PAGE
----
A flaneur wanders through the streets that deeply describes urban life. He or she traffics the crowd driven by intellectual curiosity; deliberately making the choice of knowing, choosing different ways to record the minutiae of everyday life. The researcher Miguel Garrido says: “The universe of the city shapes the ideal showcase for an erotology of the senses in which the walker not only constructs a semiotic relationship with the nets of the space in which he is enveloped but also is driven by his itineraries to establish an erotic exploration of the street as a foreign place of daily discovery”
Some theorists give to the flaneur the same features to an ethnographer, evoking their main function: look at and describe the urban niche. But unlike the classic Ethnologist, the flâneur moves adrift in the urban space, not being anchored in any specific place. Contributions that have the flanerie, drift and the ethnography of urban as methodological practices for discovery, knowledge and understanding of the public spaces are evident.
Larrain in his visits to cities such as London, Paris, Santiago, Buenos Aires, etc, moved as a flaneur. Always discreet, at a distance, looking for angles, spaces, geometric lines. Also was the case of Valparaiso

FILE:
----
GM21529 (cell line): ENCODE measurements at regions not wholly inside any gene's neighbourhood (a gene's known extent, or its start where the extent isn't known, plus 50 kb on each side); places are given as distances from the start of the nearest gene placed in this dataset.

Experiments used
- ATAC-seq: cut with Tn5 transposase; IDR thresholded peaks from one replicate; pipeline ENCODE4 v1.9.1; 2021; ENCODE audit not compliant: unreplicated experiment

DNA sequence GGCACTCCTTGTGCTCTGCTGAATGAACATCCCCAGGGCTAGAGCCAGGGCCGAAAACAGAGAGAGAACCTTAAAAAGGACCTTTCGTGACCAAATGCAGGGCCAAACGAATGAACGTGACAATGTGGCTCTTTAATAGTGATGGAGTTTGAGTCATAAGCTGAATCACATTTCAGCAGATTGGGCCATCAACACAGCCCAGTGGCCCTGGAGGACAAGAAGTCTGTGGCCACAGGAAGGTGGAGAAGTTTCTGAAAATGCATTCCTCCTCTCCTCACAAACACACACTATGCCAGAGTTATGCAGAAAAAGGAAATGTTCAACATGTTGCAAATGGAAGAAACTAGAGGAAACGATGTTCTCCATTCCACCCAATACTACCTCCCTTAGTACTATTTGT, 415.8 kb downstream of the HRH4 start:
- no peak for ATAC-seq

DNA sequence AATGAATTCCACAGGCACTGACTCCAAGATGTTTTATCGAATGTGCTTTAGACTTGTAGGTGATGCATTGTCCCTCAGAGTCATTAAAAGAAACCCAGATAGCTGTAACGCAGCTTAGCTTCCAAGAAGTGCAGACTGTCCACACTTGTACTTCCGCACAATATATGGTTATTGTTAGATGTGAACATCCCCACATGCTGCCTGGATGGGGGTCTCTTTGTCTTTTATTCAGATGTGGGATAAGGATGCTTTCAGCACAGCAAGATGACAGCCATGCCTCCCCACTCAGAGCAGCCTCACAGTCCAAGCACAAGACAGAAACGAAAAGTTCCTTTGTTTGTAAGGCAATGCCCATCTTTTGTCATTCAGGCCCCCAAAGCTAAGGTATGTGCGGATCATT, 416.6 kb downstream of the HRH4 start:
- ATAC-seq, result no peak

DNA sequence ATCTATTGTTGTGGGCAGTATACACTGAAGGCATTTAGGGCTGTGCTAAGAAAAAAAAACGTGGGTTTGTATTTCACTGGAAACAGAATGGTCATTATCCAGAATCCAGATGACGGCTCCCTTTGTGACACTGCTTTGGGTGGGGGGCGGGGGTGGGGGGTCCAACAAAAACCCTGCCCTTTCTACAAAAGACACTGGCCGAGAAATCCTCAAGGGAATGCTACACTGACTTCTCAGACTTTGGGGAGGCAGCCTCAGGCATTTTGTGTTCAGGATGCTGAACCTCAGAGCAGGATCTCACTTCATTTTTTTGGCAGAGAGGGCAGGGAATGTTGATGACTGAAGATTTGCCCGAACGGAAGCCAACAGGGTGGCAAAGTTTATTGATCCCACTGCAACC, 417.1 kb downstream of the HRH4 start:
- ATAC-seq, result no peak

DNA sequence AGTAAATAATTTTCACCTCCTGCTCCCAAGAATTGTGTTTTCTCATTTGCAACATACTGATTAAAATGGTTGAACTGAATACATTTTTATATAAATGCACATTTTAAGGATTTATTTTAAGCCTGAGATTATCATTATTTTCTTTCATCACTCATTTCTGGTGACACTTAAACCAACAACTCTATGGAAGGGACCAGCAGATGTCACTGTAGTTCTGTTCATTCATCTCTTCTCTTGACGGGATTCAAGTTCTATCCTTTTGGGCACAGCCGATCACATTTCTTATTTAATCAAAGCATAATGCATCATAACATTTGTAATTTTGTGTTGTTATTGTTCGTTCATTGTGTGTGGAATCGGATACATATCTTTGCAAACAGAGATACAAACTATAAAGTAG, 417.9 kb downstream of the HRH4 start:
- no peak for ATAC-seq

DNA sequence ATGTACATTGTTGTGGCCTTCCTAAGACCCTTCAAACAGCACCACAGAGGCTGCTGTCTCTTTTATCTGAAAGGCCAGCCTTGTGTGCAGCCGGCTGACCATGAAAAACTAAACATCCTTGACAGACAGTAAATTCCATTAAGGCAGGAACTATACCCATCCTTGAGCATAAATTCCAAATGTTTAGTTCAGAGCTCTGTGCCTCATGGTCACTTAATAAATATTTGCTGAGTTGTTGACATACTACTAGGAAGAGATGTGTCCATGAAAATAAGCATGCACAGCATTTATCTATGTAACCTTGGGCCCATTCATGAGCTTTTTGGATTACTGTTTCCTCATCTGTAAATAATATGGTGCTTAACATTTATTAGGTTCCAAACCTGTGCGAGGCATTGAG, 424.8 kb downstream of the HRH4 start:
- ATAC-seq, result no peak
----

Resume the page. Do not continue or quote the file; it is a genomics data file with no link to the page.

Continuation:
The first time that I was drawn to the work of Larrain was when I observed his work of Valparaiso, my hometown, where I spent my early years and my youth. Larraín travels the streets and hills of the city, discovering its hidden spaces in the endless maze of staircases. The image of two girls walking down the stairs (1957) is unique; a repetitive image of surrealist character that lead us to associate them to the iconography used by Giorgio de Chirico. Larraín, fascinated by the shadows, angles and geometric figures fell in love with Valparaiso. Spirit Larraín flaneur, felt comfortable in the hills of this port. Larraín, accompanied moments with poet Neruda, ran tirelessly the streets and hills of Valparaiso
Another image is the taken in the brothel "seven mirrors" located in the small street next to the Matriz church. A woman who looks lost and resigned dances with her client, who appears to be a well groomed man. Mirrors reflect other couples dancing. Larraíns' images recall the work of Brassai in the brothels of Paris. It is also easy to associate them with the images come off the mirrors of Borges stories. The brothel “Seven mirror” was just in the very neighborhood where I ran and played as a kid, and bought fish in the morning hours. I remember well the cobbled streets of dangerous slopes and the voices of the sellers of bread, milk and cheese. On winter mornings, a dense fog covered the streets and stairs of Valparaiso.